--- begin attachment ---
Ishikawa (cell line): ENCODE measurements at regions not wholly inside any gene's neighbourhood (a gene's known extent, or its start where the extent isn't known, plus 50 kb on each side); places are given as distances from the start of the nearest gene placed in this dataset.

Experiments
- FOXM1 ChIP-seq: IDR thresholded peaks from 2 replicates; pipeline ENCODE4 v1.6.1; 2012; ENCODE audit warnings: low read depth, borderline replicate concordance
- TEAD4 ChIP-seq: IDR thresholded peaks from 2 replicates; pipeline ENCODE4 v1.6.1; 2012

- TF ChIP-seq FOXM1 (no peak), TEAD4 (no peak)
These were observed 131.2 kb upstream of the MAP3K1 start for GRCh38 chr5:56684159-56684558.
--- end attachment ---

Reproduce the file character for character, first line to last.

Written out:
Ishikawa (cell line): ENCODE measurements at regions not wholly inside any gene's neighbourhood (a gene's known extent, or its start where the extent isn't known, plus 50 kb on each side); places are given as distances from the start of the nearest gene placed in this dataset.

Experiments
- FOXM1 ChIP-seq: IDR thresholded peaks from 2 replicates; pipeline ENCODE4 v1.6.1; 2012; ENCODE audit warnings: low read depth, borderline replicate concordance
- TEAD4 ChIP-seq: IDR thresholded peaks from 2 replicates; pipeline ENCODE4 v1.6.1; 2012

- TF ChIP-seq FOXM1 (no peak), TEAD4 (no peak)
These were observed 131.2 kb upstream of the MAP3K1 start for GRCh38 chr5:56684159-56684558.